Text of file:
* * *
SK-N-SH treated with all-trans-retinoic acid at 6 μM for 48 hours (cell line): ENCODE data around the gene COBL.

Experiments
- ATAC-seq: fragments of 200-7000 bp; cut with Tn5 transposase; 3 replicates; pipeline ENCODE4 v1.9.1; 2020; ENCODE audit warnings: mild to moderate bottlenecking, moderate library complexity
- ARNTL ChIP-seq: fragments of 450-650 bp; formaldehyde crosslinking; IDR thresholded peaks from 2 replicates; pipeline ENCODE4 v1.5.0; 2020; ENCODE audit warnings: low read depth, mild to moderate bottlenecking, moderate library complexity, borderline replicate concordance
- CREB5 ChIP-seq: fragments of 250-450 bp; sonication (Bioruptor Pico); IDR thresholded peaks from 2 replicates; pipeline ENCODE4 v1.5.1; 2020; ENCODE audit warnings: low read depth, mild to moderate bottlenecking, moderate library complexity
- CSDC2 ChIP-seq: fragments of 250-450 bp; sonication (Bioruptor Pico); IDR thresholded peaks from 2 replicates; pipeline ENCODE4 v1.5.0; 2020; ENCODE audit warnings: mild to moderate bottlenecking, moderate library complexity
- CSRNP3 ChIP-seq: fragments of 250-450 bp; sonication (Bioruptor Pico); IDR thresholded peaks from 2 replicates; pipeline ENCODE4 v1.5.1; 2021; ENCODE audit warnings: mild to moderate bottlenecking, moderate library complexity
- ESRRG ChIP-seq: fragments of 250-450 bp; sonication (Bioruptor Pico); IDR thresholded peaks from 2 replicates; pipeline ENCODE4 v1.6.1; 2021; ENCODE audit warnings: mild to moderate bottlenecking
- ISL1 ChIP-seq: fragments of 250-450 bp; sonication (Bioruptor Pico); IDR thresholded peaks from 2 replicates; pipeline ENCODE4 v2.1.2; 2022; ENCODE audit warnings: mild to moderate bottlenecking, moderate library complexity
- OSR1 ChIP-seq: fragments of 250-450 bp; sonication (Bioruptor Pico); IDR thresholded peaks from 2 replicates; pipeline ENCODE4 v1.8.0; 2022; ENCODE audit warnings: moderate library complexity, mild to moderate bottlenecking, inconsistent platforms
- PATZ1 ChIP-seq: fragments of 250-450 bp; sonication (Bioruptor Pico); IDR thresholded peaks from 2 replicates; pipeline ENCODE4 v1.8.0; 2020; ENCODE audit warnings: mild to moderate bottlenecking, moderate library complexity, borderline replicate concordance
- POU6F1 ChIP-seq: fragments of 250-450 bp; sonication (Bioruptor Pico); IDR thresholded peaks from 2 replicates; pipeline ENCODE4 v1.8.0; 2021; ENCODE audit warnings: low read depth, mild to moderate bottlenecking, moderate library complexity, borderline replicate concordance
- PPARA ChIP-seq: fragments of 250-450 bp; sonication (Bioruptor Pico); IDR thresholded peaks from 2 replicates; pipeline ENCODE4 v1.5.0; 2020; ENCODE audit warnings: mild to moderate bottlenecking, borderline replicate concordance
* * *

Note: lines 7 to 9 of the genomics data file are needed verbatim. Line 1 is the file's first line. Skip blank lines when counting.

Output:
- CSRNP3 ChIP-seq: fragments of 250-450 bp; sonication (Bioruptor Pico); IDR thresholded peaks from 2 replicates; pipeline ENCODE4 v1.5.1; 2021; ENCODE audit warnings: mild to moderate bottlenecking, moderate library complexity
- ESRRG ChIP-seq: fragments of 250-450 bp; sonication (Bioruptor Pico); IDR thresholded peaks from 2 replicates; pipeline ENCODE4 v1.6.1; 2021; ENCODE audit warnings: mild to moderate bottlenecking
- ISL1 ChIP-seq: fragments of 250-450 bp; sonication (Bioruptor Pico); IDR thresholded peaks from 2 replicates; pipeline ENCODE4 v2.1.2; 2022; ENCODE audit warnings: mild to moderate bottlenecking, moderate library complexity